Lobular carcinoma in situ LCIS means that cells inside some of the breast lobules have started to become abnormal. The lobules are glands that make breast milk. The abnormal cells are all contained within the inner lining of the lobules. Having LCIS means that you have an increased risk of getting invasive breast cancer in either breast in the future.
Zafira. Age: 32. The ultimate adult XXX star usually available only for traveling meetings. Services: Sex In Different Positions, Oral, Oral With Condom, Kissing, Kissing With Tounge, Cum On Body, Deep French Kiss, 69 Position, Extra Ball, Erotic Massage, Striptease, Couples, Light S/M, Toys.
Infiltrating Lobular Carcinoma
Lobular carcinoma in situ - Wikipedia
Lobular carcinoma in situ LCIS is an incidental microscopic finding with characteristic cellular morphology and multifocal tissue patterns. The condition is a laboratory diagnosis and refers to unusual cells in the lobules of the breast. These lesions are preceded by atypical lobular hyperplasia and may follow a linear progression to invasive lobular carcinoma ILC , with specific genetic aberrations. Rarely, terminal ducts may be involved in lobular neoplasia, known as pagetoid spread. Many do not consider LCIS to be a true case of cancer , but it can indicate an increased risk of future cancer.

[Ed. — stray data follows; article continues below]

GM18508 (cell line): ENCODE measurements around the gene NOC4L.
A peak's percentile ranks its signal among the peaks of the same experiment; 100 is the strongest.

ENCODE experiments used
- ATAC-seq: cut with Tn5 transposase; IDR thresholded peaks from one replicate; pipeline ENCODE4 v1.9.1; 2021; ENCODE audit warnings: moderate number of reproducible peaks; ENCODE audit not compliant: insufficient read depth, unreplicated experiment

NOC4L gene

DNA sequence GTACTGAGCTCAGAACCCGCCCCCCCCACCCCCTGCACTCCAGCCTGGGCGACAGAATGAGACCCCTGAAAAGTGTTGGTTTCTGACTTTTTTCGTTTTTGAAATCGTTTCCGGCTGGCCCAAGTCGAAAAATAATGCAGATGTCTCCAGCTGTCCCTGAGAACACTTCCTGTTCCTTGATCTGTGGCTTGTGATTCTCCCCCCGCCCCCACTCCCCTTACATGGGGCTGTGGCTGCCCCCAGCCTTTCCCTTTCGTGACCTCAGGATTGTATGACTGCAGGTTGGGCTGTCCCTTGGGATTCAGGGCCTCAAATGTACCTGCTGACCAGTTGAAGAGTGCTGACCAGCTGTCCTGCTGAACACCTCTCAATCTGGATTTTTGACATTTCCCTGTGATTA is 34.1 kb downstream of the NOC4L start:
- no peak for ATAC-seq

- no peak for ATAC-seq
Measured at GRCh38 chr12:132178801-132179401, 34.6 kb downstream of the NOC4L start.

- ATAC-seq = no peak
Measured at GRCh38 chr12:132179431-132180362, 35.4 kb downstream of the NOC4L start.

MR Imaging Findings of Infiltrating Lobular Carcinoma of the Breast
The stage of cancer indicates the size of the tumor of abnormal cells and whether or not those cells are contained to the place of origin. The most common type of breast cancer is ductal carcinoma in situ DCIS , indicating the cancer cell growth starts in the milk ducts. Stage 0 breast cancer,ductal carcinoma in situ DCIS is a non-invasive cancer where abnormal cells have been found in the lining of the breast milk duct.
Both significance and treatment remain widely debated, as well as the possible similarities with DCIS. Two hundred patients with pure LCIS were retrospectively analyzed in seven centres from to With a month median follow-up FU , there were no local recurrences LR among 24 patients treated by mastectomy. No specific LR risk factors were identified.